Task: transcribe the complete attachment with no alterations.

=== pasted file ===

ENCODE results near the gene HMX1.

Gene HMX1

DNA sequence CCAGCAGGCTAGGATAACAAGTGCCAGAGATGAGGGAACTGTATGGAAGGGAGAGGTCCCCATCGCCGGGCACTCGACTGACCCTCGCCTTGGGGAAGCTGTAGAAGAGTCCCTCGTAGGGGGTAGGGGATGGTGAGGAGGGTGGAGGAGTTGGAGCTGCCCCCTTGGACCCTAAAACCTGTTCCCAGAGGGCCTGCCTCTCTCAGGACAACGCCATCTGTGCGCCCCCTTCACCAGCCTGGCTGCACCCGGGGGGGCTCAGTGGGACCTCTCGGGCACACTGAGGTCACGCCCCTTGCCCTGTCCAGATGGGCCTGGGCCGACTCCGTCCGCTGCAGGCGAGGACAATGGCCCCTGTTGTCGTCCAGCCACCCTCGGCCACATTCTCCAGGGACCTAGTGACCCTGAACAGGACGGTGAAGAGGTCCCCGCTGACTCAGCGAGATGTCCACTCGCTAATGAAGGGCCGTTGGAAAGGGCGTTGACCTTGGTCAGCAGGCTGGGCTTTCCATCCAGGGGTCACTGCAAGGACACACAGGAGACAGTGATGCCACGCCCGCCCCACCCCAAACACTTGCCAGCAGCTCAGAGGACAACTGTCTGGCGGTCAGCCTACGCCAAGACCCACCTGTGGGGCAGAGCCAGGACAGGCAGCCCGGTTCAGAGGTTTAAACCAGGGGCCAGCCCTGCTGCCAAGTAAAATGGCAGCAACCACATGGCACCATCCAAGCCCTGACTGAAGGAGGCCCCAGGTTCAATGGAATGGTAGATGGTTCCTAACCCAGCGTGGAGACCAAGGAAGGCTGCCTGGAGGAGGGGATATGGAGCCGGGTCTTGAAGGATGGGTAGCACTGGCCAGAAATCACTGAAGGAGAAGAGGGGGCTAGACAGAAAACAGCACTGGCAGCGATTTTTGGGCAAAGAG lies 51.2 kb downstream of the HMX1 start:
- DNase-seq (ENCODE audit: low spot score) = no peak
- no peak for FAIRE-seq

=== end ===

ENCODE results near the gene HMX1.

Gene HMX1

DNA sequence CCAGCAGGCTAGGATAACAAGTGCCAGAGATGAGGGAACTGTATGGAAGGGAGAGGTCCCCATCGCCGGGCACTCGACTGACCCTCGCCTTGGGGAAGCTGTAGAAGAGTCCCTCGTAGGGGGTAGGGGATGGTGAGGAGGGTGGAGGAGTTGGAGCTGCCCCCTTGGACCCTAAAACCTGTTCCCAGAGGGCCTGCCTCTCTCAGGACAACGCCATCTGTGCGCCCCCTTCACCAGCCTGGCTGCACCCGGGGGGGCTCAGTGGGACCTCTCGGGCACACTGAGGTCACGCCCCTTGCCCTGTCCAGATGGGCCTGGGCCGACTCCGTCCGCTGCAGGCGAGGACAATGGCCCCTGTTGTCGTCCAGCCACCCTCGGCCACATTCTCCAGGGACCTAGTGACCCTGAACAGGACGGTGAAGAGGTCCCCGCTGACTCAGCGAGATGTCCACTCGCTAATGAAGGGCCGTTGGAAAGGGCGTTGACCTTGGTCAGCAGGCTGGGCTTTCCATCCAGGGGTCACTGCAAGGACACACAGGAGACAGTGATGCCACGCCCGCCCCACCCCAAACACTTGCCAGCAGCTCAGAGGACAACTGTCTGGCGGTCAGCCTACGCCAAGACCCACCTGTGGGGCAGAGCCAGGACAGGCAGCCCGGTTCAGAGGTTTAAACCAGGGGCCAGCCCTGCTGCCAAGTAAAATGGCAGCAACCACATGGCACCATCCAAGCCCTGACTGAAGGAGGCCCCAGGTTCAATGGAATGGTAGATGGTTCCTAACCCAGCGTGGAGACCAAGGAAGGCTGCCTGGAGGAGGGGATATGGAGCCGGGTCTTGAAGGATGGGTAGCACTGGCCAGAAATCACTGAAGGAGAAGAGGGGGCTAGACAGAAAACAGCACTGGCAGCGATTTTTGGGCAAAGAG lies 51.2 kb downstream of the HMX1 start:
- DNase-seq (ENCODE audit: low spot score) = no peak
- no peak for FAIRE-seq